Commodity trade finance blockchain platform Komgo has raised a further CHF26mn (US$28.9mn) in its third funding round since it was launched by a group of banks and corporates in 2018.

The new funds were raised from the company’s existing shareholders and new investor Sumitomo Mitsui Banking Corporation (SMBC), alongside an additional new investor that wasn’t identified.

Komgo says in a statement that it has recently opened offices in New York and Houston and hired new salespeople in Singapore.

Most of the money “will be allocated to accelerating these expansion efforts, reinforcing Komgo’s customer success teams and their availability to service clients, and targeted marketing to reach companies outside of the pure commodities space”, the company says.

Trade finance transactions on its blockchain platform rose by half over the last year, the company says. It has also chalked up a 65% boost in in production over the same period.

Souleïma Baddi, the company’s chief executive, says: “The nature of Komgo’s business, as a B2B financial software provider, means that having the requisite institutional support is key.”

“Our base of founding shareholders have thus far enabled the company to take a leading role in the transformation of trade finance,” the former Société Générale banker says. “We’re delighted to welcome SMBC to this prestigious group, and to achieving our next period of growth together.”

In a separate statement, SMBC says it decided to join the banks investing in Komgo due to the increasing speed of digitisation among commodity traders and oil majors during the pandemic.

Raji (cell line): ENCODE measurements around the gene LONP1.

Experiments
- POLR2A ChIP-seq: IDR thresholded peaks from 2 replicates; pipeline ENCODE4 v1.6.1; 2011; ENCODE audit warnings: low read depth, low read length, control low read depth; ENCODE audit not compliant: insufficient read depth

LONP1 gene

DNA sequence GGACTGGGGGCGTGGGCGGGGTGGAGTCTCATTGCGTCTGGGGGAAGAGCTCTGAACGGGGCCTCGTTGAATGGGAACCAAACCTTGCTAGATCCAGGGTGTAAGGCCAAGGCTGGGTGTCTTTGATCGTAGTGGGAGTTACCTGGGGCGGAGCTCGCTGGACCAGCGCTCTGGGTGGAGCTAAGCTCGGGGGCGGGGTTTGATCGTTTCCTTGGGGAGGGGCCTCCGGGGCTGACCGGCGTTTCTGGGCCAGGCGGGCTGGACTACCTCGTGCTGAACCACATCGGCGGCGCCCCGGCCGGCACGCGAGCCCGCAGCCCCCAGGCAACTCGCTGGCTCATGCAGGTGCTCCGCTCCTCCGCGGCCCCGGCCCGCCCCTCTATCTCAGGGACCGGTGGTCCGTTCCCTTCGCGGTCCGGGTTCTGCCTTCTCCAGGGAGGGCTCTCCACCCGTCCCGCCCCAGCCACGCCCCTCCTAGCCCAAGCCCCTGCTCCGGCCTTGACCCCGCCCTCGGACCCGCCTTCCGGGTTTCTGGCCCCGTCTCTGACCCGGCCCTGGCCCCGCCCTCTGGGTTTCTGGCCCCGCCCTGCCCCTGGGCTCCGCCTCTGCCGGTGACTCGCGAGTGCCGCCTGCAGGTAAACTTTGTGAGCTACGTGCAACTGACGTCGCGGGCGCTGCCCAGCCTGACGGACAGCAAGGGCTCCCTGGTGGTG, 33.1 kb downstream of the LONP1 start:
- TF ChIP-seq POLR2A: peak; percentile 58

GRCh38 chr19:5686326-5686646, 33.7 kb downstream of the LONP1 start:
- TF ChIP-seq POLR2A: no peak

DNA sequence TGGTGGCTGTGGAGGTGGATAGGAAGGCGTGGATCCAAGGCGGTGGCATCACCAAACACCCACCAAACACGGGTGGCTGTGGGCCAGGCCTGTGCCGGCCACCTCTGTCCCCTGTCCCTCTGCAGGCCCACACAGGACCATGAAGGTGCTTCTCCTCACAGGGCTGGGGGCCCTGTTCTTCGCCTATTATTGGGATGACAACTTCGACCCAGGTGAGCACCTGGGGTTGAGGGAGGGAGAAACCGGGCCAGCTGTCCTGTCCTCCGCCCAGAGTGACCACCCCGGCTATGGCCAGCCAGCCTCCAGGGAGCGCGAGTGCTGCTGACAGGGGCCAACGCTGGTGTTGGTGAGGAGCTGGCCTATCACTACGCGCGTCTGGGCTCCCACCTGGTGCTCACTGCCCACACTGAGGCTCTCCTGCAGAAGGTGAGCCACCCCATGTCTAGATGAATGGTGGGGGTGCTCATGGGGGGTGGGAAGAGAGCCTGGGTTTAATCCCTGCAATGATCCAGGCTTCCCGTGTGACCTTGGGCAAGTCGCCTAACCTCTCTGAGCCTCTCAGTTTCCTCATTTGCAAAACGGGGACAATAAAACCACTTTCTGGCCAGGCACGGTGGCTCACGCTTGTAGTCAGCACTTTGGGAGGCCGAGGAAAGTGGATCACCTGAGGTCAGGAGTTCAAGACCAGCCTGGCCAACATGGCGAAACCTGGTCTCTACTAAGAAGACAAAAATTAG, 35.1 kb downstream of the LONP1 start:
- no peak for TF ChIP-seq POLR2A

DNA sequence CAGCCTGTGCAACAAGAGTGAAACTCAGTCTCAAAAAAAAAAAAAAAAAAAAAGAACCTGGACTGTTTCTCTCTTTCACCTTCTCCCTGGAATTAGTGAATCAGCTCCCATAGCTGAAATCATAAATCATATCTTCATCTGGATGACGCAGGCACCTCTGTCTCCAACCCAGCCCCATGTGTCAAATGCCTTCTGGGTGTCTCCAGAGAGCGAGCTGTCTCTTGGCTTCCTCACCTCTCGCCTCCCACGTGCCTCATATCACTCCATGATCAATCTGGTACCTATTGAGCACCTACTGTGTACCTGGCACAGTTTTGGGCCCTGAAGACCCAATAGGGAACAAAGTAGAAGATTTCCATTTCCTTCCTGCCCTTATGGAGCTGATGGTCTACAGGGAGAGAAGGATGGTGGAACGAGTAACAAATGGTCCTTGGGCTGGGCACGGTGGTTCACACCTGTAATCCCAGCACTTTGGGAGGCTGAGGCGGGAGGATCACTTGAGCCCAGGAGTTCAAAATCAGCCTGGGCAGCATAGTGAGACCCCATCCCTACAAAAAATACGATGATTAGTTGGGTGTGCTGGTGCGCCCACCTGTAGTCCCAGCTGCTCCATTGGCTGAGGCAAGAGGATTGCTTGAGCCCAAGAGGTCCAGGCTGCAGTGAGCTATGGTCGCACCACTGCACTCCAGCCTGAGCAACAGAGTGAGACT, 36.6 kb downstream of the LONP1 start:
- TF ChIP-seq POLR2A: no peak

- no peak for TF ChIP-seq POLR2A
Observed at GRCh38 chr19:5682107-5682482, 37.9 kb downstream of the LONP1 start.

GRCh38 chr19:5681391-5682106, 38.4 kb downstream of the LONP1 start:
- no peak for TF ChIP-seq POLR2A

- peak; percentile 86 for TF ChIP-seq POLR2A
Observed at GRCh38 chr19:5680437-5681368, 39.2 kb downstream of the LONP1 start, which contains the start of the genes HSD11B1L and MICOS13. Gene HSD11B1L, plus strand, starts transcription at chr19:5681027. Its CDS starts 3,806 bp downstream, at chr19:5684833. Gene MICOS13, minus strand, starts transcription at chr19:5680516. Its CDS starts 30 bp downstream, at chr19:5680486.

The bank, which has been a Komgo client for over a year, says it will “expand its collaboration with the company and continue to promote the development of digital products utilising blockchain technology in order to further improve operational efficiencies in trade finance”.

Like many digital upstarts in the trade finance space, Komgo’s blockchain-based platform is designed to speed up deals, improve transparency and tackle fraud.

Last month the company acted as a “digital agent” on a new borrowing base facility for Swiss coffee trader Sucafina, in which its stock monitoring and digital trade documentation tools were used by the lending banks.

The company’s current shareholders are: ABN Amro, BNP Paribas, Citi, Consensys, Crédit Agricole, Gunvor, ING, Koch Supply & Trading, Macquarie, Mercuria, MUFG, Natixis, Rabobank, SGS, Shell, Société Générale, Total and another unnamed “global financial institution”.